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Subject: [std-proposals] Re-purposing the function exception specification
From: andrei_at_[hidden]
Date: 2020-06-20 09:10:53


In some situations I want checked exceptions (ALMOST Java style) to make
sure thay are handled.
I also want all my existing C++ code to keep working without any changes.
I also want the use of "checked"  exceptions to be a choice, not an
enforced practice.

What if we re-purpose the "<function header> throw(list-of-types)"
syntax to mean "these exceptions
are checked FOR THAT FUNCTION", i.e. make the list-of-checked-exceptions
a property of a function
(method, function type) - an exception class by itself is not "checked"
or "unchecked":

============================================================
class base_ex : public std::exception { ... }
class derived_ex : public base_ex { ... }

void foo() throws() { ... }             // no exceptions thrown at all
(== noexcept(true))
void zee() { ... }                      // may throw anything, no
exceptions are "checked"
void bla() throws (base_ex) { ... }     // may throw anything, also
"base_ex" is "checked"
void umf() throws (derived_ex) { ... }  // may throw anything, also
"derived_ex" is "checked"

void (*pfoo1)() throws() = foo;   // OK
void (*pfoo2)() throws() = zee;   // Not OK, "zee" may throw but
"*pfoo2" must not
void (*pfoo3)() throws() = bla;   // Not OK, "bla" may throw but
"*pfoo3" must not
void (*pfoo4)() throws() = umf;   // Not OK, "umf" may throw but
"*pfoo4" must not

void (*pzee1)() = foo;   // OK, "*pzee1" may throw, but "foo" will never
do so
void (*pzee2)() = zee;   // OK
void (*pzee3)() = bla;   // Not OK, "*pzee3" has no "checked"
exceptions, but "bla" has a "checked base_ex"
void (*pzee4)() = umf;   // Not OK, "*pzee4" has no "checked"
exceptions, but "umf" has a "checked derived_ex"

void (*pbla1)() throws(base_ex) = foo;   // OK, "*pbla1" has a "checked
base_ex", but "foo" will never throw it
void (*pbla2)() throws(base_ex) = zee;   // OK, "*pbla2" has a "checked
base_ex", and "zee" may or may not throw it
void (*pbla3)() throws(base_ex) = bla;   // OK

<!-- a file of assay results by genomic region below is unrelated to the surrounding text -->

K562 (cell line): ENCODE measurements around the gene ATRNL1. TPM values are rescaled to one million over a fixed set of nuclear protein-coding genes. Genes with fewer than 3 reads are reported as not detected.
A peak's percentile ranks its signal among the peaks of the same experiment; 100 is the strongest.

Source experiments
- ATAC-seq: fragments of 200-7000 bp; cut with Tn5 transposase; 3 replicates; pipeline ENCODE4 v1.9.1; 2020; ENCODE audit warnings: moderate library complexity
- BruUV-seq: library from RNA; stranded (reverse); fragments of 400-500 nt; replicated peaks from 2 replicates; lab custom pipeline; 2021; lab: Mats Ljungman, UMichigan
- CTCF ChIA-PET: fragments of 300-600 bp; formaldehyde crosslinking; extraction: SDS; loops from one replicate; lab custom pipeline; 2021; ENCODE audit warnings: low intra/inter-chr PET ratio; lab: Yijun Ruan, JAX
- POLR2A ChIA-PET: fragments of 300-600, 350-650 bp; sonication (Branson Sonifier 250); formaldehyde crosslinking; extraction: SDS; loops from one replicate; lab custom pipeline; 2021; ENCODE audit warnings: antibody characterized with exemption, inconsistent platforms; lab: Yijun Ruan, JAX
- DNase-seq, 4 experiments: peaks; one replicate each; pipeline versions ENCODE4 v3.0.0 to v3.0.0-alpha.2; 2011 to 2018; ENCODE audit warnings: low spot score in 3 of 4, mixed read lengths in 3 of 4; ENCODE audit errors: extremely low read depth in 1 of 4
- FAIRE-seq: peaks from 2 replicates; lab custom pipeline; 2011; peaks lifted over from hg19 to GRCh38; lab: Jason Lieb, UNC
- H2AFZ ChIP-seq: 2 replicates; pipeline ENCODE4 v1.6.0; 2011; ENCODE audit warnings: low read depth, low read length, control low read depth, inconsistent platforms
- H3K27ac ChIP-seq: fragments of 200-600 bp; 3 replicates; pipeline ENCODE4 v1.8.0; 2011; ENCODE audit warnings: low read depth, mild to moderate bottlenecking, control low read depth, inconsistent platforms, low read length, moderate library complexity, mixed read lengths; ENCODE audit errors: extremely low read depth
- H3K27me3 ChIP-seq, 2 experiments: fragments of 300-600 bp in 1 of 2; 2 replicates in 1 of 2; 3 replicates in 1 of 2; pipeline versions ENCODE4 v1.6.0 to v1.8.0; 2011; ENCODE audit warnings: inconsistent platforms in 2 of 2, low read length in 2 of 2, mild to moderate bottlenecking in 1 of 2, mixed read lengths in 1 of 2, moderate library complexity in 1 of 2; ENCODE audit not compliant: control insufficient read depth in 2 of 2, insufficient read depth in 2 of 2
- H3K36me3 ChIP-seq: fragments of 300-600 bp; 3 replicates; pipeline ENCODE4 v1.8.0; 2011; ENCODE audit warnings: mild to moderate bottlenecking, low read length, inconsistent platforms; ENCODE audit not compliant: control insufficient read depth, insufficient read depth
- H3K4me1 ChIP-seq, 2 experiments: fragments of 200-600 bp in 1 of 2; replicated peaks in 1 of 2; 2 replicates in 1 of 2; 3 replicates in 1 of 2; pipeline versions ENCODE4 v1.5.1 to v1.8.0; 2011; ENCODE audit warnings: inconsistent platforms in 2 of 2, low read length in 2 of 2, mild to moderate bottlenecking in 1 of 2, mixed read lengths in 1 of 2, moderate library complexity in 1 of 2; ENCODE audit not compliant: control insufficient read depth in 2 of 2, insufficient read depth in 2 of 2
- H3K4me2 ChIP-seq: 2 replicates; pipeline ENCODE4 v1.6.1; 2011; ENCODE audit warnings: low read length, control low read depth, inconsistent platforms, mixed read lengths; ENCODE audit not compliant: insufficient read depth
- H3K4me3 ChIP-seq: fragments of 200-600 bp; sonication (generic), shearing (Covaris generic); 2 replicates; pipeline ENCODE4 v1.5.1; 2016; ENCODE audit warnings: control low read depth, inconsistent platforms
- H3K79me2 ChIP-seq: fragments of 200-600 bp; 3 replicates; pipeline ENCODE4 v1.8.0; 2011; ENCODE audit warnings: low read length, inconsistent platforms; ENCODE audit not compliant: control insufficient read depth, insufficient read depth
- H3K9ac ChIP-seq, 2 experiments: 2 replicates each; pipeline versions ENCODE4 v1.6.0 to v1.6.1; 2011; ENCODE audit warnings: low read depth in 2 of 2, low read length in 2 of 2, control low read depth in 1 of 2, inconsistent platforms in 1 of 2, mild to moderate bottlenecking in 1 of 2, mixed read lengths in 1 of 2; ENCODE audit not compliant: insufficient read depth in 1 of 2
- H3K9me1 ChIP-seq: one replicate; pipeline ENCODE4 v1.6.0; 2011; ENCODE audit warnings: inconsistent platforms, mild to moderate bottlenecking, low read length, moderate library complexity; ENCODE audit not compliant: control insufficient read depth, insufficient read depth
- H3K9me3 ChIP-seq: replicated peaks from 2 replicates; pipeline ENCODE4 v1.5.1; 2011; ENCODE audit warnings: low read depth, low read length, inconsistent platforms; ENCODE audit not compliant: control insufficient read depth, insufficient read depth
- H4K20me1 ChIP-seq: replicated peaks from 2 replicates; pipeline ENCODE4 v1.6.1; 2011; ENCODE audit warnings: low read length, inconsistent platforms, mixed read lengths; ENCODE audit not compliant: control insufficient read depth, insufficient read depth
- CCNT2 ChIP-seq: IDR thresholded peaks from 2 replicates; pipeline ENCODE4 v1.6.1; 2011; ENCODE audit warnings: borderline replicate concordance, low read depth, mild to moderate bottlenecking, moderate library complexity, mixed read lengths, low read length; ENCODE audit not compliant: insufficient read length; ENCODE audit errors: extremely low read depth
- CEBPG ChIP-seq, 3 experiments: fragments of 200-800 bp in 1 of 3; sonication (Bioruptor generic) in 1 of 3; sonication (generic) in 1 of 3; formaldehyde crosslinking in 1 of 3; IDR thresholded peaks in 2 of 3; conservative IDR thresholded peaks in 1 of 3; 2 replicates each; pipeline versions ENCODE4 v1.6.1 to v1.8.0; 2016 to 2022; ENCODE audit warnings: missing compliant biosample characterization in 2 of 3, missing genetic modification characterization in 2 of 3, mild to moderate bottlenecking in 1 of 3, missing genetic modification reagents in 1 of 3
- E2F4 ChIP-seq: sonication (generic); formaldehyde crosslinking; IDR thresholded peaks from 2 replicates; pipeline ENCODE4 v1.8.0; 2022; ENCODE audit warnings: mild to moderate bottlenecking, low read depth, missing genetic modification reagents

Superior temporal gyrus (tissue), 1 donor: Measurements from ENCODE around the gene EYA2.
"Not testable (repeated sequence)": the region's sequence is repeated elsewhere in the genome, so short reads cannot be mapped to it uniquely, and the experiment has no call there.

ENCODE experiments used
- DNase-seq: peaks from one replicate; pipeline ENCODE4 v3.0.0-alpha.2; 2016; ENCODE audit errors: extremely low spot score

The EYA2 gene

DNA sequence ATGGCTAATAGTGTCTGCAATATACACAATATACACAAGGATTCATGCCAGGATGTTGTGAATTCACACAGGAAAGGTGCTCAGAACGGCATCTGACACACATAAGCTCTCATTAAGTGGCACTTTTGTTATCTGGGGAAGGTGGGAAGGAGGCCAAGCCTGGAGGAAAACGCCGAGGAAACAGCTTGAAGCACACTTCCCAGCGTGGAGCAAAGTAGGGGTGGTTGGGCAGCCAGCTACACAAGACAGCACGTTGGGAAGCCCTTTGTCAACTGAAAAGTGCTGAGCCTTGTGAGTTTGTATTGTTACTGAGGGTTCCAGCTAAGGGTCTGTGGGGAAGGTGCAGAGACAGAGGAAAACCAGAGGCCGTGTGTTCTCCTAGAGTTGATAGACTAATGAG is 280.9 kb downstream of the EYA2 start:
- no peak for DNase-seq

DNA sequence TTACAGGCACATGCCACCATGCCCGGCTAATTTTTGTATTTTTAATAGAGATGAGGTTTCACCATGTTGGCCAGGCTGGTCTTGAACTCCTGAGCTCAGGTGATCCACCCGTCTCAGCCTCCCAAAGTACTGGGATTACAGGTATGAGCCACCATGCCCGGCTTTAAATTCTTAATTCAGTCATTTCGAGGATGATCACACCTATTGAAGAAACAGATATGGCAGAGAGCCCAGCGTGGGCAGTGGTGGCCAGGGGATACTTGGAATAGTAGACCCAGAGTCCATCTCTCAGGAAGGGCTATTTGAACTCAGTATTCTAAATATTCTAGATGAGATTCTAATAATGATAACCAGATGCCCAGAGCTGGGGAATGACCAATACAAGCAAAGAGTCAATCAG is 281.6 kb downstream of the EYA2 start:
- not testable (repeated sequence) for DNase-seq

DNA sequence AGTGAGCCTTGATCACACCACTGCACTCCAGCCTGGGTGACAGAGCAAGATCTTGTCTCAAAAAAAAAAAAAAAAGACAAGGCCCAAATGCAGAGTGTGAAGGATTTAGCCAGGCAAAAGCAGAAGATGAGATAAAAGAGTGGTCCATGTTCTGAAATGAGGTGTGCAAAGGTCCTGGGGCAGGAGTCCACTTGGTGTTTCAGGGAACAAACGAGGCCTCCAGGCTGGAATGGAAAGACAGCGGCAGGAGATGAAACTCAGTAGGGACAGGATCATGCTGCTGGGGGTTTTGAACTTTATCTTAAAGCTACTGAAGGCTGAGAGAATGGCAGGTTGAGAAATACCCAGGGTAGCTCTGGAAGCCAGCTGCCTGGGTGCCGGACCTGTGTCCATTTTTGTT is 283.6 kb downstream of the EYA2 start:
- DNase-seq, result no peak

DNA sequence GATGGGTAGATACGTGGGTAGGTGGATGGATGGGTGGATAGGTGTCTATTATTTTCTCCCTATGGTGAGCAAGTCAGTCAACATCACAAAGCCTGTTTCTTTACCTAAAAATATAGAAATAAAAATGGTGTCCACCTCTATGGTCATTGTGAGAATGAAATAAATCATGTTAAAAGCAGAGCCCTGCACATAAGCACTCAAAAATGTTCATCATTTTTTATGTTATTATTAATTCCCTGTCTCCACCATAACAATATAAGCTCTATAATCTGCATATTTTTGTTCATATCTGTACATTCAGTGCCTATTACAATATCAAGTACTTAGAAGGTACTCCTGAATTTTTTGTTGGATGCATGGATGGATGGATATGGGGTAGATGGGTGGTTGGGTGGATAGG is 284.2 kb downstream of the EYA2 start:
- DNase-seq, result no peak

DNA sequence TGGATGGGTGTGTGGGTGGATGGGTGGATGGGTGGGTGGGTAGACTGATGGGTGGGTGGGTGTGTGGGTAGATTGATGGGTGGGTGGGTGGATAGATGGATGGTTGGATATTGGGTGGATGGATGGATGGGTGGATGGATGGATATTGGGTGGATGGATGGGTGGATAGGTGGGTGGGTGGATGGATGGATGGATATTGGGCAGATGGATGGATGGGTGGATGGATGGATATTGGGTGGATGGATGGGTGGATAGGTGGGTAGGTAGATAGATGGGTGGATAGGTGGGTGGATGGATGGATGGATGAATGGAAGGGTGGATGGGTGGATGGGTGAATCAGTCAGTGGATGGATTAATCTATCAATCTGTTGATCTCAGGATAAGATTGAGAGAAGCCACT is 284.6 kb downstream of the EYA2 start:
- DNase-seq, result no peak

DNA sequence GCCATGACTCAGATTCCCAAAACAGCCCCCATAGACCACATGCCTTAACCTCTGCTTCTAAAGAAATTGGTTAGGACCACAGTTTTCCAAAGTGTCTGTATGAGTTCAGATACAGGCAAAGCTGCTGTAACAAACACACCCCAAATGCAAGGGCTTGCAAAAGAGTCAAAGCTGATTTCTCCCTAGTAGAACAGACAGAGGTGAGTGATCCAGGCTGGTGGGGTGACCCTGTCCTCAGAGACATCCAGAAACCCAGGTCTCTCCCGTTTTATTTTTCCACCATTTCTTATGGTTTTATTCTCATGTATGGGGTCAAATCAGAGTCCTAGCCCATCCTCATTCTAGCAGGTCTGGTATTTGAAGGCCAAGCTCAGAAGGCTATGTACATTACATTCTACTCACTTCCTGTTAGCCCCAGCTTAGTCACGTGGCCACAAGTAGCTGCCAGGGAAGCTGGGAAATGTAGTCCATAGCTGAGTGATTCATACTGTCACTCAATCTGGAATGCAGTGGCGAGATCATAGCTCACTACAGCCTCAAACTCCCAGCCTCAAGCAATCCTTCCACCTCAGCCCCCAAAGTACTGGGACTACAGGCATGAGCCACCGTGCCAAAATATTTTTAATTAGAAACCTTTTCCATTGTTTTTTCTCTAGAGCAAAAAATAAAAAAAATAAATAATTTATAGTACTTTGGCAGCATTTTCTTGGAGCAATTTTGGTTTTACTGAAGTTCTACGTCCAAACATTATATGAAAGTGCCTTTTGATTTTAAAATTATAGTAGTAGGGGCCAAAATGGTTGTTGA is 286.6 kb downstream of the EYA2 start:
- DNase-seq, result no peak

void (*pbla4)() throws(base_ex) = umf;   // OK, "umf" has a "checked
derived_ex" but "*pbla4" has checked "base_ex"

void (*pumf1)() throws(derived_ex) = foo;   // OK, "*pumf1" has a
"checked derived_ex", but "foo" will never throw it
void (*pumf2)() throws(derived_ex) = zee;   // OK, "*pumf2" has a
"checked derivede_ex", and "zee" may or may not throw it
void (*pumf3)() throws(derived_ex) = bla;   // Not OK, "*pumf" has a
"checked derived_ex" but "bla" has checked "base_ex"
void (*pumf4)() throws(derived_ex) = umf;   // OK

void huh1() { bla(); }                    // Not OK, the "checked
base_ex" of "bla" is not handled or propagated
void huh2() throw(base_ex) { umf(); }     // OK, the "checked
derived_ex" of "umf" is propagated out of "huh2"
void huh3() { try { umf() } catch (const base_ex &) {}; } // OK, the
"checked derived_ex" is handled by "catch"
============================================================

The old "pound the function senseless if it throws something non on its
throw(...) list" has been
removed as of C++17 (I think), so there's no harm to any code written in
C++17-or-later.

Any pre-C++11 code that uses the old-style "throw(...)" semantics will
still keep working, because
when e.g. a "g++" is called the C++ version is specified explicitly with
e.g. "-std=c++17".

What do you think?

Thanks in advance,
 Â Â Â  Andrey Kapustin
 Â Â Â  andrei_at_[hidden]


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